*(The title is an homage to my high school physics teacher, who, when we told her she was a "genius", replied that she was "asymptotically approaching genius levels"... i.e., getting close but never quite there.)
In the past couple of years, I've come to the conclusion that I might be at my happiest when I'm riding a bike. At the very least, the wind on my face and satisfaction of gliding along while taking in the scenery and actually getting places has proven to lift my spirits when I'm low, or calm me down when I'm anxious. And, of course, if there's even a small hill involved, it burns calories, and I could always stand to burn more calories.
Another constant in my life, whether intended or it's just something I gravitate towards, is bridges. As in, things that you cross to get over water. In undergrad, I liked them so much that I tried to slip one into every design project I had, and for my senior thesis I actually designed a building ON a bridge.
So imagine my immense pleasure when I discovered that, here in Portland, there's an annual "Bridge Pedal", an event where all of the bridges in the city are shut down to car traffic and opened up to cyclists. And in a bike-and-bridge-happy city such as Portland, this means that 11 bridges were shut down to allow the passage of no less than 20,000 people on bikes. That's a crowd roughly the size of the LA Marathon on bikes, crossing the river on bridges meant for trains, trucks, and even a couple of Interstates! Below is an image of a group of riders already on the highway "merging" with another group of riders who are taking an entrance ramp (on the far right).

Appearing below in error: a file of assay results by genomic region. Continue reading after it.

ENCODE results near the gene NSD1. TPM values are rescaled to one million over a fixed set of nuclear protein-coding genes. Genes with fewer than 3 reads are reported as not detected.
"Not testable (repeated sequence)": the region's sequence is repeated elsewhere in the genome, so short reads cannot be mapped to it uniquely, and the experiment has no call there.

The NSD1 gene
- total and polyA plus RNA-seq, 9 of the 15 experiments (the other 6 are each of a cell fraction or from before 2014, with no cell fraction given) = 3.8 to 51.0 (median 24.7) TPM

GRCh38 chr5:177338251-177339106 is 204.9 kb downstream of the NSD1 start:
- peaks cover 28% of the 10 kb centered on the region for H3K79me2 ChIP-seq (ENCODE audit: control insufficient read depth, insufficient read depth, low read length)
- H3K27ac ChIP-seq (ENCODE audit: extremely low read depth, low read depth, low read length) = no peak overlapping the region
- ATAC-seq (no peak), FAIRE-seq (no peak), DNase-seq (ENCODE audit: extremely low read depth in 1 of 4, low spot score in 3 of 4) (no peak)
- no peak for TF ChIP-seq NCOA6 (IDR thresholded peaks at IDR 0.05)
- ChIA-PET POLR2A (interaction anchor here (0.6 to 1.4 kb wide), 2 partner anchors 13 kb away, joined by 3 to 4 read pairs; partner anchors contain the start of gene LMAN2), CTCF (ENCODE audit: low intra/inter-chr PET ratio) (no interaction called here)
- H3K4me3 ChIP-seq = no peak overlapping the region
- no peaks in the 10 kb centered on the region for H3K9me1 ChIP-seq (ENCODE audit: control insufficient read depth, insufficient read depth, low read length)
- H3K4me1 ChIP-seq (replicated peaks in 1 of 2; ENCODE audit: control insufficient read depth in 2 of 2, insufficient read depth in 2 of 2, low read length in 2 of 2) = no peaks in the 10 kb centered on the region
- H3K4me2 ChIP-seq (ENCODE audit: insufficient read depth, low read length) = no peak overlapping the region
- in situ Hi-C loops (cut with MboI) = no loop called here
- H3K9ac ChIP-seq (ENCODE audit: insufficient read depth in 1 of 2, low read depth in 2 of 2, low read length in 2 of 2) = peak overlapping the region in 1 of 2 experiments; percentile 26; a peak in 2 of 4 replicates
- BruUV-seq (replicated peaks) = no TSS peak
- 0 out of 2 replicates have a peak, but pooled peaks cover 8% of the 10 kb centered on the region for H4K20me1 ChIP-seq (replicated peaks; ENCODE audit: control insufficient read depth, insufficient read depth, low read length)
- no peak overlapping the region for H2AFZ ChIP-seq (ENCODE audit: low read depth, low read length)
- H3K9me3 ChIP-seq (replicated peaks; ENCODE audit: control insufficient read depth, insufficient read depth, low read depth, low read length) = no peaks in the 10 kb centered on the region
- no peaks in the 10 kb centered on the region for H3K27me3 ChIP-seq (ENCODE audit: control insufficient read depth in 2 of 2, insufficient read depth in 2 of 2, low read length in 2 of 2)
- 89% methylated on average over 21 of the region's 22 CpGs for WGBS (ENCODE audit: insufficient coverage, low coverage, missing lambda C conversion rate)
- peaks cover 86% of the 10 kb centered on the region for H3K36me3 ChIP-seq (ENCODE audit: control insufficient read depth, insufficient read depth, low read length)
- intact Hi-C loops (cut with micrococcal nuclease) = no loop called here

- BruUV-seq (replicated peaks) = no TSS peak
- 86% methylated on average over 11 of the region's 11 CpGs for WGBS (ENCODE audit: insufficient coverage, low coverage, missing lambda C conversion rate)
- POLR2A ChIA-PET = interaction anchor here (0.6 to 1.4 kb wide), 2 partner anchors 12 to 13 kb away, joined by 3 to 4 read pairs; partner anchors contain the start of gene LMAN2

Talk about exhilarating. This guy only looks grumpy because he just got done climbing a big hill like the rest of us. The reward is getting to stop at a rest stop in the middle of a dormant highway - note the I-5 signs up ahead.
This looks like a dream I had. About highways for bikes.
We had a drum group at this rest stop. Note the "Suicide Counseling" sign on the far right. We're WAY up over the river at this point...
The St. Johns Bridge was out of the way, but most certainly worth it.
Waiting for a train to pass in the Pearl District.
At the finish line, treats such as donuts and ice cream bars were waiting.
For a while now, I've been waiting for the Universe to tell me what to do or where to go. In the meantime, Portland stepped up and said, "hey, I don't know about the Universe, but we like you a lot, and by the way, there's this bike ride you ought to join us on..." So here I am. It's a relief to show up in one of the greenest, most livable places in the country and to actually be encouraged to stay. And it's remarkable to find peace in the instability of unemployment. So unless the Universe has any better ideas, I think I'll just keep trying to achieve zen here.
Someday, I hope I'll look back on this period of time and say, "wow, what a learning experience that was!"